Prior to enrolling in a new activity, think through your morning and evening routine and how it will be impacted by the travel time and energy expenditure.
Ask your child how much it means to them to participate.
The same opportunity might be available during another season. Many youth sports, music lessons, or gymnastics classes are offered over the summer when routines are more flexible.
If athletics, the arts, and enrichment activities are important to your family, you can also search for a school with a vibrant campus life. That way, you can rest assured that your child is gaining exposure to these activities and exploring their God-given gifts during the school day.
3. Unlimited Technology
Oh, screen time. Somehow you knew this would be on the list, right? Raising kids in the digital age is more challenging than many parents anticipated. You want your child to be proficient with the tools of their generation, but at the same time, you want to avoid the very real dangers of technology addiction.
Start by considering the tools you allow in your home.
A tablet with strict parental controls and learning apps may be beneficial for downtime, long car rides, or extra practice on nights when no homework is assigned.
A game system with age-appropriate activities may stimulate fine motor skills and critical thinking, but be aware that many of today’s games have chat features that connect children to other players (who are not always elementary schoolers).
iPhones, iPads, and laptops without parental controls and full internet access should be off limits or used with full supervision, as the risk of browsing inappropriate content is high.
Some children naturally gravitate toward low-tech activities such as outdoor play, Legos, or drawing. Others are more drawn to screens. Don’t be discouraged if your child is the latter; it could simply be an indication of future gifts.
Just remember, tech overuse in the early, formative years does come with a cost: diminished focus, eyesight strain, poor communication skills, and low-quality sleep are all signs that it’s time to trade in the screen time. Here are a few alternatives:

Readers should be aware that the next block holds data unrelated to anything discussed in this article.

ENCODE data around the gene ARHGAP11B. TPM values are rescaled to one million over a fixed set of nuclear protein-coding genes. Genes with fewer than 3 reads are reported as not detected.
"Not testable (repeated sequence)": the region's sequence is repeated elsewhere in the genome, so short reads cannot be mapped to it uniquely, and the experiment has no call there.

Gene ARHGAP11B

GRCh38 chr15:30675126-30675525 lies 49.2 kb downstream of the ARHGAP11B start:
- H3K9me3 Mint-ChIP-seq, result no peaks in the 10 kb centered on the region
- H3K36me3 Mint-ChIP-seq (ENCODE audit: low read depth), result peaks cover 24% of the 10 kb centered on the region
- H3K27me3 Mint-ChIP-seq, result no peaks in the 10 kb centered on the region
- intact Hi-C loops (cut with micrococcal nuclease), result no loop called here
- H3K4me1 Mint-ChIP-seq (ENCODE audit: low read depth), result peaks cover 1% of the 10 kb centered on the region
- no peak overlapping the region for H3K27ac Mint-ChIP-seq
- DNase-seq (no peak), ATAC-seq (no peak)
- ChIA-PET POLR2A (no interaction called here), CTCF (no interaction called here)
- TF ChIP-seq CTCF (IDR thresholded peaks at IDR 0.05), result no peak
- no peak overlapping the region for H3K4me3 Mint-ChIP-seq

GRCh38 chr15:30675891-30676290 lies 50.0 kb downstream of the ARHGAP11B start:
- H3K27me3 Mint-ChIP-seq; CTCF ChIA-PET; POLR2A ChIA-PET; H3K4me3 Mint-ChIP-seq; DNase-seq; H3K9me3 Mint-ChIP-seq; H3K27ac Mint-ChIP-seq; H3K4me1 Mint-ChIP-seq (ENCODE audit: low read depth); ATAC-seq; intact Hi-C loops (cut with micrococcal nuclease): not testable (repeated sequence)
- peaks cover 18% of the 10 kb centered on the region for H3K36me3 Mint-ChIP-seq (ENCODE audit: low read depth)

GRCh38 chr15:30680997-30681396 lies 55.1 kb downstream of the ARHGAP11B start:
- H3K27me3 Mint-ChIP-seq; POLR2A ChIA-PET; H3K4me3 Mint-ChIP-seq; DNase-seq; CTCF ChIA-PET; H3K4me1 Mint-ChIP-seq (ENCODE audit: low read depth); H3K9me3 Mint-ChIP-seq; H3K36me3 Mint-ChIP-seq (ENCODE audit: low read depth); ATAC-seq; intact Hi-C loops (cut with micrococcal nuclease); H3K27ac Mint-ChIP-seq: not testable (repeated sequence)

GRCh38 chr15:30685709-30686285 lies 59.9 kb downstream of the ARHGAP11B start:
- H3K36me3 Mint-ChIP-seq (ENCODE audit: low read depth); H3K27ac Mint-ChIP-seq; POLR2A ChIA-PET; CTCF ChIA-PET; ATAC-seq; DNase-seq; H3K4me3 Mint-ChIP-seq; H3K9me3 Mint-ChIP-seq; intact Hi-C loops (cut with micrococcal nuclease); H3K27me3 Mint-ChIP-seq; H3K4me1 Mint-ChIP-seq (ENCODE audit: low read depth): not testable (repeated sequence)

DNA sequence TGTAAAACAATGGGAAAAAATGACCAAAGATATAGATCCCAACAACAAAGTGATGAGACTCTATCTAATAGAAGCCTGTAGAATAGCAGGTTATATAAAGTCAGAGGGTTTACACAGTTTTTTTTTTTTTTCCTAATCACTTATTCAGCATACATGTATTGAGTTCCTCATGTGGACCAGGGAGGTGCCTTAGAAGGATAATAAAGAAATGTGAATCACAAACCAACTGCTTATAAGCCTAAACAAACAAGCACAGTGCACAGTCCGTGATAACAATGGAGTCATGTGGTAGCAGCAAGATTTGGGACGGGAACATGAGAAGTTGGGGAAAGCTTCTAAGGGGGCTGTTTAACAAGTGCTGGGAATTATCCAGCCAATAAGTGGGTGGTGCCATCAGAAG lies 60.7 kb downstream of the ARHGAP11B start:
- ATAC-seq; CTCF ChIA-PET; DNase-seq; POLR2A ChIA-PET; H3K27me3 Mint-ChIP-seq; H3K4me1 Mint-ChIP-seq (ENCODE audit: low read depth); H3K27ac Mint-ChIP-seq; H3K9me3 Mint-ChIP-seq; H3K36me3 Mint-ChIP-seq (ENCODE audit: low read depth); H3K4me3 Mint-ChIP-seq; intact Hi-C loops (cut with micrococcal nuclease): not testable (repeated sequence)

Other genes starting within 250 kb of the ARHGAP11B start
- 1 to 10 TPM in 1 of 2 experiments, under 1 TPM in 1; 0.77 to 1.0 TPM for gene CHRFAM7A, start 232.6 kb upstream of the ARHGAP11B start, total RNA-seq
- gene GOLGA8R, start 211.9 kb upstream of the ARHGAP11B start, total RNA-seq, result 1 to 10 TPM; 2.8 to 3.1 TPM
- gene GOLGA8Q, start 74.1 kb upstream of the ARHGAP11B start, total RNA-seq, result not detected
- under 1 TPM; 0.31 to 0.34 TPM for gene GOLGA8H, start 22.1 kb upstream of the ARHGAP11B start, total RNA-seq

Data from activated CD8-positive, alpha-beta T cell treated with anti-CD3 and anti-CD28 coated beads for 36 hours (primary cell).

- A nature walk: Kids love a challenge, which is often a driver of tech use. Create a scavenger hunt and go for a walk to find specific items like leaves, stones, pinecones, and more.
- A CD player: Yes, these do still exist! Whether you choose a portable option with kid-safe headphones or a good, old-fashioned boom box, listening to music has countless benefits.
- New tactile experiences: If your child is getting bored with Legos, try magnetic tiles. Play sand, modeling clay, and other hands-on activities are great for elementary schoolers.
We all want our children to have things that they love, and to feel included when their friends are talking about the latest and greatest gadget. However, it is important to remember that precedents set now will be expected in the future. Buying your child the newest toy or scooter may seem simple, but in a few years, they may expect iPhones and cars.
Delayed gratification is a value and a skill that everyone should learn. In our tech-driven world, it seems harder than ever to focus on the lost art of waiting. Amazon delivers in two days or less. Store pickups allow us to get what we need without even walking into the store. Materialism affects our children more than we realize, and elementary school is the prime time to instill a lifestyle of gratitude.
Here are a few tips to avoid overindulging your children: